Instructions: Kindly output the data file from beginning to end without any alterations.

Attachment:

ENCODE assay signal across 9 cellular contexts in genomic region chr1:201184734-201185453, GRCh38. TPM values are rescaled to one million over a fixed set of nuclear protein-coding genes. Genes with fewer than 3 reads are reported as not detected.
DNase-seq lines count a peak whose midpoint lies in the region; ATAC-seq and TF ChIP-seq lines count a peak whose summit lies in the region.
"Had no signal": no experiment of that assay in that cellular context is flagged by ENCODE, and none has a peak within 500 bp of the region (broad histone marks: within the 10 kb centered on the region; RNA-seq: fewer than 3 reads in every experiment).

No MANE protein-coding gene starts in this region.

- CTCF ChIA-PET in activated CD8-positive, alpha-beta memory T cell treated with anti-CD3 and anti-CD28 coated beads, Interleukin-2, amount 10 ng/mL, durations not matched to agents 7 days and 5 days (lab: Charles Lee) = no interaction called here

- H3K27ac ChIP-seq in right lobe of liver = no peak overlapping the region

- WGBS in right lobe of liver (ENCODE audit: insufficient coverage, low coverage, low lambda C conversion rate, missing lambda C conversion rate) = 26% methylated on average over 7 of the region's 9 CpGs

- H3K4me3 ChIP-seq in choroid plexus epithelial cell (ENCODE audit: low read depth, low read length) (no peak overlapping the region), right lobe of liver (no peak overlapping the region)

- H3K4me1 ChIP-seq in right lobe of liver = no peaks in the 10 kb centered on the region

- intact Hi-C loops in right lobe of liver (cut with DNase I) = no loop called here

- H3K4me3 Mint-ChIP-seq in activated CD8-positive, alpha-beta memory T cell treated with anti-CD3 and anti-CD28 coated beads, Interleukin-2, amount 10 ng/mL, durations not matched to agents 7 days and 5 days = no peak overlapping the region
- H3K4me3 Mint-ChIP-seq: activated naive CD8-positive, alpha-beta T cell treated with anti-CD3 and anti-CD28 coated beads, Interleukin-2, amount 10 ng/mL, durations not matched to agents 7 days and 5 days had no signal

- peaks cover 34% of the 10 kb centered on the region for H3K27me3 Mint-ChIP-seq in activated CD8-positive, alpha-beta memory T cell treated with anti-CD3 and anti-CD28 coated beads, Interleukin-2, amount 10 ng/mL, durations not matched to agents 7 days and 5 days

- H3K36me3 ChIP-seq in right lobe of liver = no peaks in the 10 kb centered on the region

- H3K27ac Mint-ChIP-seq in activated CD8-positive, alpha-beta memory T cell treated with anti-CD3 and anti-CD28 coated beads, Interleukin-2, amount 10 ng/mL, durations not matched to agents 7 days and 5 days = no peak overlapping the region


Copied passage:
ENCODE assay signal across 9 cellular contexts in genomic region chr1:201184734-201185453, GRCh38. TPM values are rescaled to one million over a fixed set of nuclear protein-coding genes. Genes with fewer than 3 reads are reported as not detected.
DNase-seq lines count a peak whose midpoint lies in the region; ATAC-seq and TF ChIP-seq lines count a peak whose summit lies in the region.
"Had no signal": no experiment of that assay in that cellular context is flagged by ENCODE, and none has a peak within 500 bp of the region (broad histone marks: within the 10 kb centered on the region; RNA-seq: fewer than 3 reads in every experiment).

No MANE protein-coding gene starts in this region.

- CTCF ChIA-PET in activated CD8-positive, alpha-beta memory T cell treated with anti-CD3 and anti-CD28 coated beads, Interleukin-2, amount 10 ng/mL, durations not matched to agents 7 days and 5 days (lab: Charles Lee) = no interaction called here

- H3K27ac ChIP-seq in right lobe of liver = no peak overlapping the region

- WGBS in right lobe of liver (ENCODE audit: insufficient coverage, low coverage, low lambda C conversion rate, missing lambda C conversion rate) = 26% methylated on average over 7 of the region's 9 CpGs

- H3K4me3 ChIP-seq in choroid plexus epithelial cell (ENCODE audit: low read depth, low read length) (no peak overlapping the region), right lobe of liver (no peak overlapping the region)

- H3K4me1 ChIP-seq in right lobe of liver = no peaks in the 10 kb centered on the region

- intact Hi-C loops in right lobe of liver (cut with DNase I) = no loop called here

- H3K4me3 Mint-ChIP-seq in activated CD8-positive, alpha-beta memory T cell treated with anti-CD3 and anti-CD28 coated beads, Interleukin-2, amount 10 ng/mL, durations not matched to agents 7 days and 5 days = no peak overlapping the region
- H3K4me3 Mint-ChIP-seq: activated naive CD8-positive, alpha-beta T cell treated with anti-CD3 and anti-CD28 coated beads, Interleukin-2, amount 10 ng/mL, durations not matched to agents 7 days and 5 days had no signal

- peaks cover 34% of the 10 kb centered on the region for H3K27me3 Mint-ChIP-seq in activated CD8-positive, alpha-beta memory T cell treated with anti-CD3 and anti-CD28 coated beads, Interleukin-2, amount 10 ng/mL, durations not matched to agents 7 days and 5 days

- H3K36me3 ChIP-seq in right lobe of liver = no peaks in the 10 kb centered on the region

- H3K27ac Mint-ChIP-seq in activated CD8-positive, alpha-beta memory T cell treated with anti-CD3 and anti-CD28 coated beads, Interleukin-2, amount 10 ng/mL, durations not matched to agents 7 days and 5 days = no peak overlapping the region